False Bay anglers keep their hooks in the water

False Bay Angling Club president Brendan Felix hands over the “potty prank”award to Gordon Smeda.

Bolander was a guest at the recent award ceremony of the False Bay Angling Club prize-giving, held at the Radloff Park Baseball Club premises.

The angling club was established in 1962, and has 57 active members, of which 25 are the proud bearers of Western Province colours, and 26 of their members are Proteas (like the Springboks of fishing).

Having been league champions in the Western Province for the past 21 (consecutive) years, the club has some of the most seasoned anglers in the business, and to round things off nicely, they won the league championship for 2020.

Willie van Heerden was also announced the overall league champion angler in the Western Province for 2020.

Shore angling is a sport that is only done from beach areas and rocky shorelines, and participants make no use of man-made structures.

There are certain designated areas where the competitions are held, including Die Damme, areas along the West Coast, Struisbaai, and local shore spots from Macassar to Gordon’s Bay.

The False Bay Angling Club also has the most women anglers in the history of shore angling in South Africa.

Competitions aren’t limited to South African shores or anglers, and members regularly head overseas to take part in international competitions, or host them here in our waters, in places like Durban and Jeffrey’s Bay.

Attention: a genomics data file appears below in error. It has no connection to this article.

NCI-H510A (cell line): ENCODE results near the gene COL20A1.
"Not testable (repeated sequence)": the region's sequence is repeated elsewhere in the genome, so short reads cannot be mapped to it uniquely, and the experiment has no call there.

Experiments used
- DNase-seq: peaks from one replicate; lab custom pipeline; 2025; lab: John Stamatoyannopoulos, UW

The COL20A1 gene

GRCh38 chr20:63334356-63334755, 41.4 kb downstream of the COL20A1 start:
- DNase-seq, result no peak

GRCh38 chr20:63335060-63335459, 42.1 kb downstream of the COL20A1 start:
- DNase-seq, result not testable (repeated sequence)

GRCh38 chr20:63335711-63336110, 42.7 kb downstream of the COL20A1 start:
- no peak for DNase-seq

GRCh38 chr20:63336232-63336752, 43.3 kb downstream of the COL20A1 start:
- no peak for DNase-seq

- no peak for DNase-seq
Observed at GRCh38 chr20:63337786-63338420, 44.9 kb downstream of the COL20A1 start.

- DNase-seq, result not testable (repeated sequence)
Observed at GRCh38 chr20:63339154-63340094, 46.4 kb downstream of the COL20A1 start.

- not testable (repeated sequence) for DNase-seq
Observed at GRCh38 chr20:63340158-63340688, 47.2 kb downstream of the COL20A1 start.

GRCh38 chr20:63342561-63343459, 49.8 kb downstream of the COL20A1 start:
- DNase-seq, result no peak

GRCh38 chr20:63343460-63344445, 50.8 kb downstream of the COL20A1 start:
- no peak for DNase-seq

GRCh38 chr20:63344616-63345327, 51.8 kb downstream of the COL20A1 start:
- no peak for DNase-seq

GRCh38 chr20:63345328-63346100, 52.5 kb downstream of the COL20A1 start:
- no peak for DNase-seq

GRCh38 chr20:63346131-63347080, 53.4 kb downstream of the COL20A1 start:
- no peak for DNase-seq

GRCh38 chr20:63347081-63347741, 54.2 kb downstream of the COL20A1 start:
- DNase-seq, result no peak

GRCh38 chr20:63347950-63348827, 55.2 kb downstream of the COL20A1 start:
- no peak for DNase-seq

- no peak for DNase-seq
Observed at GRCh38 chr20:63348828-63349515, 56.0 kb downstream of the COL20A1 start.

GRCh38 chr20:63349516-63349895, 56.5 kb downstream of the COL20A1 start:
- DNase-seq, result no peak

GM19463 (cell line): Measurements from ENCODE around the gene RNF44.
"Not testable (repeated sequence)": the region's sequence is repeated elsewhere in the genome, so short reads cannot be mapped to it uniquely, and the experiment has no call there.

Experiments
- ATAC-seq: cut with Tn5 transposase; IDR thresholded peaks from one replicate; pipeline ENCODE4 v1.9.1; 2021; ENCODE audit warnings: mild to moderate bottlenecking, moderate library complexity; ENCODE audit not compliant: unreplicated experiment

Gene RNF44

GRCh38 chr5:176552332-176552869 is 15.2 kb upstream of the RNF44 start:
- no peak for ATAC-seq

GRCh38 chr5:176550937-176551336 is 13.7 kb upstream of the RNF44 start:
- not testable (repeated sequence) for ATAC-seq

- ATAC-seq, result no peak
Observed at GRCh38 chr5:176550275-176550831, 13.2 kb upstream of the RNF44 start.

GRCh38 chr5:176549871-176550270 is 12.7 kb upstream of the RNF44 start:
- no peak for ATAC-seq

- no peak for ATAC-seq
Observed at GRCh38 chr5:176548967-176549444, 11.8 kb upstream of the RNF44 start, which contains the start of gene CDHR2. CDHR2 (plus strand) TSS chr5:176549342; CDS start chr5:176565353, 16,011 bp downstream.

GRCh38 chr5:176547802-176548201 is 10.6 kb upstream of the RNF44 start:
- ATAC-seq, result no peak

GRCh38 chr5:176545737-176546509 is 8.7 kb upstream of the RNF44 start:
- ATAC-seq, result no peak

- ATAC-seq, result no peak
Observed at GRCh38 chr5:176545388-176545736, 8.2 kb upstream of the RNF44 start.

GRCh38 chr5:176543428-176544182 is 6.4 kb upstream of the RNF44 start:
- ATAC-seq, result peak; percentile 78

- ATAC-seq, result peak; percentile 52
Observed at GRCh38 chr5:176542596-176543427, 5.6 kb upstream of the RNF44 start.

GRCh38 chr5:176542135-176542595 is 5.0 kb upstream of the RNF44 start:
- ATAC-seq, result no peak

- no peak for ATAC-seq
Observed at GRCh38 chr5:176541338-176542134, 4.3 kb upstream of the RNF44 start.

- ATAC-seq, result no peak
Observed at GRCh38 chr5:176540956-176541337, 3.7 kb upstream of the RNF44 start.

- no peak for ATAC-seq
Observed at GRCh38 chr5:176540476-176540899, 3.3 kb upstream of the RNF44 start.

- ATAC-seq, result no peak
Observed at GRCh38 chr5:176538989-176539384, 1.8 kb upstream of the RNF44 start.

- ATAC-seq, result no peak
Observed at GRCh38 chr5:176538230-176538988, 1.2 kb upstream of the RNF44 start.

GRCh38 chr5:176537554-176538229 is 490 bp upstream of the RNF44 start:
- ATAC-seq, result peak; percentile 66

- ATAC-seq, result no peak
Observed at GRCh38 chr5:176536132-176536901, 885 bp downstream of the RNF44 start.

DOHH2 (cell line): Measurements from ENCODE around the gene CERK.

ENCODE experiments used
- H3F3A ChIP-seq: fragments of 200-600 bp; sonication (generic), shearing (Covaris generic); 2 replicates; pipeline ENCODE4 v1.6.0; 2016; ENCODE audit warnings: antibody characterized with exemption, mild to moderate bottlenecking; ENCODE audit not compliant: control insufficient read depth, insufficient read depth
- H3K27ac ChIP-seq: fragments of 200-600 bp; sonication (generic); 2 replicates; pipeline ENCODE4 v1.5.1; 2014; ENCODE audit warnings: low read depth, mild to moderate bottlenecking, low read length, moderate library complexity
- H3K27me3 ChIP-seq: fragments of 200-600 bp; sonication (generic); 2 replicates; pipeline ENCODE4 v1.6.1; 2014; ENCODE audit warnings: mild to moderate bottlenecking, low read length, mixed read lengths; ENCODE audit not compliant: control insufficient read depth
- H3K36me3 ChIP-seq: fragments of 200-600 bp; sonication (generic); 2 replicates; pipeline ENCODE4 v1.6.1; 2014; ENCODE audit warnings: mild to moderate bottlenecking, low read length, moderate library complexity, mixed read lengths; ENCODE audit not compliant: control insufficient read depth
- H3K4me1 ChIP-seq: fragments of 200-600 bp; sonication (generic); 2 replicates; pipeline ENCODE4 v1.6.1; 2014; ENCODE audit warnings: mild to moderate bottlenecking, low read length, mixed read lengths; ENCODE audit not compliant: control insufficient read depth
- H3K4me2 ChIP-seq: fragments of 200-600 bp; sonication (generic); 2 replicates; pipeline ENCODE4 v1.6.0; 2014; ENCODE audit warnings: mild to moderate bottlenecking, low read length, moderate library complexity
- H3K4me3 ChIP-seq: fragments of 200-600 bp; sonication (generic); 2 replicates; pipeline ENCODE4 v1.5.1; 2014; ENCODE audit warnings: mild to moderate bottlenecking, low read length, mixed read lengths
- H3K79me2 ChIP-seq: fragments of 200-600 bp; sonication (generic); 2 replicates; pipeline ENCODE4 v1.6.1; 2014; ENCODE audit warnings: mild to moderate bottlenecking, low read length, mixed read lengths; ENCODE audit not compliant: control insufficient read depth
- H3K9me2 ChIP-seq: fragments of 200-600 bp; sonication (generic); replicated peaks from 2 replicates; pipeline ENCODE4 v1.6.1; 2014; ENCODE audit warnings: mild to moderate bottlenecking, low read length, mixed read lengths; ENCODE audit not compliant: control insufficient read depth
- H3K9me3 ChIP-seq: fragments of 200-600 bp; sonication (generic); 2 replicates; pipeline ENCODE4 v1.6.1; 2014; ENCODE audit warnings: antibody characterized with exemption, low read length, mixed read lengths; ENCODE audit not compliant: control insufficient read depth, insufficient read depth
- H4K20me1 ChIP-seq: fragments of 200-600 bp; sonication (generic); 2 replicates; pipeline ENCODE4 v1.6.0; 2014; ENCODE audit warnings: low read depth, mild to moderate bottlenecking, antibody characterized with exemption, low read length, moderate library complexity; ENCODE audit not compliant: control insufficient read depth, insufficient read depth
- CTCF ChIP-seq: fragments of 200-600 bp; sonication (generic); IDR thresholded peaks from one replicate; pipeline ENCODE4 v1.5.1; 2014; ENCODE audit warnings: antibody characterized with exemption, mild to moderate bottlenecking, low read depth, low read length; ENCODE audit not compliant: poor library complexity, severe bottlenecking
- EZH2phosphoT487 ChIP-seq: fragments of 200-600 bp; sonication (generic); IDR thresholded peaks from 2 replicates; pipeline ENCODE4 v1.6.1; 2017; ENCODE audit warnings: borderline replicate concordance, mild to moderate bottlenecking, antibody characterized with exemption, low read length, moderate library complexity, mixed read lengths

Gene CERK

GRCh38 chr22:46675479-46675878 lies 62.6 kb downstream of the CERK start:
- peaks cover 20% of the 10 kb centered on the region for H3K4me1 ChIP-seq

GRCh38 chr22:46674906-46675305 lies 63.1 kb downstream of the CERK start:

Most fish that are caught in the competitions are “catch-and-release”, and great care is taken in handling the fish, and removing the hook before placing them back in the ocean.

Daily restrictions are set for all fish species, and anglers are allowed to keep a certain number of edible fish, and release all non-edible fish.

The sustainability of the sport lies in every angler’s hands, and they endeavour to set an example of responsible angling. All the clubs have an environmental officer, whose duties include inspecting the fishing areas after each competition, to make sure it is left pristine.

At the prize-giving event was Grandmaster Wilhelm de Jongh, who has been with the club for 46 years, and his sons Willem and Gowie – and for the first time in the clubs history, a father and two sons were all in the Top 10 in the Western Province league.

Youth involvement is a focus of the club, and they have a division for development teams for young anglers in the Western Province, starting with under-15 categories and going up to under-21, at which time anglers progress to being a senior, then a master, and finally a grandmaster.

The sport has not been left untouched by Covid-19, despite being held in the great outdoors, and they have a “backabuddy” system in place for people struggling with the impact of Covid-19, like helping to pay for fees, equipment, etc.

The dedicated Covid-19 officer for False Bay Angling is Peter van Vollenstee, who makes sure all the protocols are adhered to.

Anita Bunn, one of the women on the team, says: “What I really love, and I’m proud of this, is as a woman angler, in a traditionally male-dominated sport, is that the men are welcoming and encouraging of women anglers, especially in this club.”

Master of Ceremonies, Marius Beneke, provided guests with plenty of delightful anecdotes about members and their experiences, and the trophies were handed out by club president Brendan Felix.

After the dinner, there was an animated raffle, with prizes donated by Strand Spur, Somerset Sport, Fishing Republic, Jacita Bait and Tackle, T-Line, and Magic Rabbit compost.

There was also a huge, homebaked Christmas cake, clothing items and a solar shower as part of the raffle, and the tables were decorated with beautiful proteas by Roulene du Preez, along with home-made preserves to take home.